Otilia Lux, a former Minister and member of UN Women’s Civil Society Advisory Group, says that several women in indigenous communities have turned to traditional knowledge and practices in the context of COVID-19. These include, for example, using family orchard production to provide food for their families or engaging in solidarity exchanges within their communities to ensure everyone has their basic needs covered.
“COVID has brought fear, but women have responded by connecting to Mother Earth, to the teachings of their ancestors, by renewing the use of natural medicine, and by leading with wisdom,” Lux said at a dialogue with indigenous leaders held by UN Women.
“[Indigenous] Communities have always known how to move forward in the face of adversities,” added Rosalina Tuyuc, a human rights activist and co-founder of a widows’ association in Guatemala.
UN Women and partners are bringing the voices and experiences of indigenous women at the forefront of COVID-19 prevention and response to strengthen collaboration with indigenous communities.
Aligning national priorities with indigenous women’s needs and capacities
“The pandemic comes at a moment in which women’s economic empowerment is at the centre of the national agenda,” says Adriana Quiñones, UN Women Representative in Guatemala.
“With the recent launch of the National Coalition for the Economic Empowerment of Women – a multi-stakeholder alliance led by the Government of Guatemala and UN Women – we have an opportunity to generate synergies between several actions and create transformative impact on indigenous women’s livelihoods.”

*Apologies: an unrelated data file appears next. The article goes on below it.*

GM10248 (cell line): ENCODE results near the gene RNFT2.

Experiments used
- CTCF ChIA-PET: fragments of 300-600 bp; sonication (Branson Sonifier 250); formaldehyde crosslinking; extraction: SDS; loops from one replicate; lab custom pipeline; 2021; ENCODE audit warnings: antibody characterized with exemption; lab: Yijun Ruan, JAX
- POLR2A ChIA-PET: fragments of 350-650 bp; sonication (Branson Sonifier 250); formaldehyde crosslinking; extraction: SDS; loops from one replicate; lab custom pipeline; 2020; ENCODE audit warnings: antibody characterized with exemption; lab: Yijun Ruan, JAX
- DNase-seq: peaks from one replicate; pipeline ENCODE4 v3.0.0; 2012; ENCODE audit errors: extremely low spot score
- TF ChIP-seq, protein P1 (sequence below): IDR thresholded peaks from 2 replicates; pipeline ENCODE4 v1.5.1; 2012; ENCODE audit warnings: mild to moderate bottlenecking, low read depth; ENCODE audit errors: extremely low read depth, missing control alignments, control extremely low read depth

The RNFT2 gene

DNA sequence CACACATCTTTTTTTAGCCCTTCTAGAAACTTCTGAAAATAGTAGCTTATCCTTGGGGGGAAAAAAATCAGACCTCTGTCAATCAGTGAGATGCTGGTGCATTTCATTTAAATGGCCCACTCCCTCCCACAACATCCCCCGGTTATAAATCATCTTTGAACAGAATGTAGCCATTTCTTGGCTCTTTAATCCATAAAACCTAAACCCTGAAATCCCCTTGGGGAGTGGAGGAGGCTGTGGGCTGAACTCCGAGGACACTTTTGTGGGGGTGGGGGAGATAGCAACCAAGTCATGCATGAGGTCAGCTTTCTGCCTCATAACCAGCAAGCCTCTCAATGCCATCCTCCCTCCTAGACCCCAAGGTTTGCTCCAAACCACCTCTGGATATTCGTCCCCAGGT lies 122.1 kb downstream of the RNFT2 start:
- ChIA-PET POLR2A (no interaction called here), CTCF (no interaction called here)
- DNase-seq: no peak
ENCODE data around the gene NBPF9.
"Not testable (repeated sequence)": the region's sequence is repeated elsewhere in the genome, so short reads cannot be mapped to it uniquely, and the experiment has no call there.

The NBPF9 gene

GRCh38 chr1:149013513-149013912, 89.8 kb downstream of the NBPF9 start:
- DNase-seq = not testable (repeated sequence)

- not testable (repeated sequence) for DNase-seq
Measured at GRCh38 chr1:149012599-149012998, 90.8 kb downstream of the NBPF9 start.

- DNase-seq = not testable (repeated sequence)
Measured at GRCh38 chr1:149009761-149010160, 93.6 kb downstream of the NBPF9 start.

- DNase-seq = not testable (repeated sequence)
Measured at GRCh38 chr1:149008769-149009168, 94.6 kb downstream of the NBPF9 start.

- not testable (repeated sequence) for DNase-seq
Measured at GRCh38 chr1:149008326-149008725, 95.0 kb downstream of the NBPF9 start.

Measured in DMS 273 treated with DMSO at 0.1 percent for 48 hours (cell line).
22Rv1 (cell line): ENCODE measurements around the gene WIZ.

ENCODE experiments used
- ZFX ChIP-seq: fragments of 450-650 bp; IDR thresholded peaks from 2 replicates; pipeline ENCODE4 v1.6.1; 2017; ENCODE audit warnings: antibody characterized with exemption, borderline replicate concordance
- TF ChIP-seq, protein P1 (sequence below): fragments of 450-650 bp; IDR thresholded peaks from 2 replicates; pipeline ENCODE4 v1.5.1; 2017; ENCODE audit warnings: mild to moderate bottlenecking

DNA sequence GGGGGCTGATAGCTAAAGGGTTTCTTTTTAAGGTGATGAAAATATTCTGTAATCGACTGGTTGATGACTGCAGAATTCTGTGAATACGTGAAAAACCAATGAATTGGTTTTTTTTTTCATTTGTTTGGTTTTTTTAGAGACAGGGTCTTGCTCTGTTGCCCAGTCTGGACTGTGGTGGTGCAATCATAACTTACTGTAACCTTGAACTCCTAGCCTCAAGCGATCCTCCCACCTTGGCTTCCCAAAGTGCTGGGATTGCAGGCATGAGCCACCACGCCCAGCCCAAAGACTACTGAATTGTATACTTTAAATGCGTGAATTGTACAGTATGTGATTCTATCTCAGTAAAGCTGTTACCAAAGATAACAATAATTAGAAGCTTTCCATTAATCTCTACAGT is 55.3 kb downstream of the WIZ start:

Set up shortly before the outbreak of COVID-19 in Guatemala, the Coalition aims to generate better economic opportunities for women in business. It also seeks to address the barriers limiting women’s participation in the economy, such as the disproportionate burden of unpaid care and domestic work that they usually perform.
Indigenous women are a priority for these efforts to bear fruit. A significant proportion – 79 per cent of the country’s indigenous peoples live in poverty. Women continue to face the largest burden of unpaid care and domestic work, which prevents them from fully participating in the formal economy – only 1 in 10 indigenous women do paid work– and even when they do, they earn 19 per cent less than non-indigenous women.
Even as the challenges brought on by the pandemic remain daunting, focusing on indigenous communities can unlock important development opportunities.
“This is the beginning of a long-term effort to address the most important development challenges, based on the idea that women not only improve their livelihoods when they become empowered, but that this has a positive impact in their families, communities, and the country,” argues Minister of Economy, Antonio Malouf, who coordinates the work of the Coalition.
“Leveraging the experiences of indigenous leaders is essential to the work of the National Coalition,” Ms. Quiñones explains. “This is an invaluable opportunity to listen to indigenous women’s contributions and find ways to support and scale-up the transformative work they do in their communities.”